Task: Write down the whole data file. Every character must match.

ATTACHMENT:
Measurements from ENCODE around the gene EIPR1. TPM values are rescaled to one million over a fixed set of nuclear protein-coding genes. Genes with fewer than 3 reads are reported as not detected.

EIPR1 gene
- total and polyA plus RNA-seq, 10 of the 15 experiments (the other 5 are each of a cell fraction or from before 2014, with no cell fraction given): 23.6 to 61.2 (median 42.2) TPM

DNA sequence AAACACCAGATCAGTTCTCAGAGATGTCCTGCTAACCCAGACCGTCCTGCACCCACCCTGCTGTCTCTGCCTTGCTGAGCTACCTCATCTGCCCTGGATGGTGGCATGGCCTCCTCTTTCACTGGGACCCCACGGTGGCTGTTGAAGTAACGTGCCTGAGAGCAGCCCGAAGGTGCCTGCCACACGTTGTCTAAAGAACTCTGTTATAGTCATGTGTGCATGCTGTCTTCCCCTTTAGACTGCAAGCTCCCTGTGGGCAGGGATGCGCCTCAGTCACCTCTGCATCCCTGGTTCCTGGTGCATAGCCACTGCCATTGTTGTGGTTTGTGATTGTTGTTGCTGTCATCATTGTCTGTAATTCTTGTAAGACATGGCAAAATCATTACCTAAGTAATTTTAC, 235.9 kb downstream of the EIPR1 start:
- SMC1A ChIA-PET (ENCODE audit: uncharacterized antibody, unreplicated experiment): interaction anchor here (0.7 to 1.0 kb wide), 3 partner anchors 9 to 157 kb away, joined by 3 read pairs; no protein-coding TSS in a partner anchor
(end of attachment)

Measurements from ENCODE around the gene EIPR1. TPM values are rescaled to one million over a fixed set of nuclear protein-coding genes. Genes with fewer than 3 reads are reported as not detected.

EIPR1 gene
- total and polyA plus RNA-seq, 10 of the 15 experiments (the other 5 are each of a cell fraction or from before 2014, with no cell fraction given): 23.6 to 61.2 (median 42.2) TPM

DNA sequence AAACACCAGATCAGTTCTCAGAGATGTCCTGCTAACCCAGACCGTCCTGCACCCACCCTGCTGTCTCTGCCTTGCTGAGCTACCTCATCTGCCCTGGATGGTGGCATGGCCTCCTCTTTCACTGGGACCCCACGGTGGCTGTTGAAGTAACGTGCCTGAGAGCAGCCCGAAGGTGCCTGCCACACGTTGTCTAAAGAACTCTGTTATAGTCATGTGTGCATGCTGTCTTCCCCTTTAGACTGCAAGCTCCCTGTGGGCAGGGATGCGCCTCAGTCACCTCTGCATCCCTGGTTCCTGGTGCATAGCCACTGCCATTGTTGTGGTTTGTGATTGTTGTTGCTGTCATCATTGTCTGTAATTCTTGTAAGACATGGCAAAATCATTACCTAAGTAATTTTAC, 235.9 kb downstream of the EIPR1 start:
- SMC1A ChIA-PET (ENCODE audit: uncharacterized antibody, unreplicated experiment): interaction anchor here (0.7 to 1.0 kb wide), 3 partner anchors 9 to 157 kb away, joined by 3 read pairs; no protein-coding TSS in a partner anchor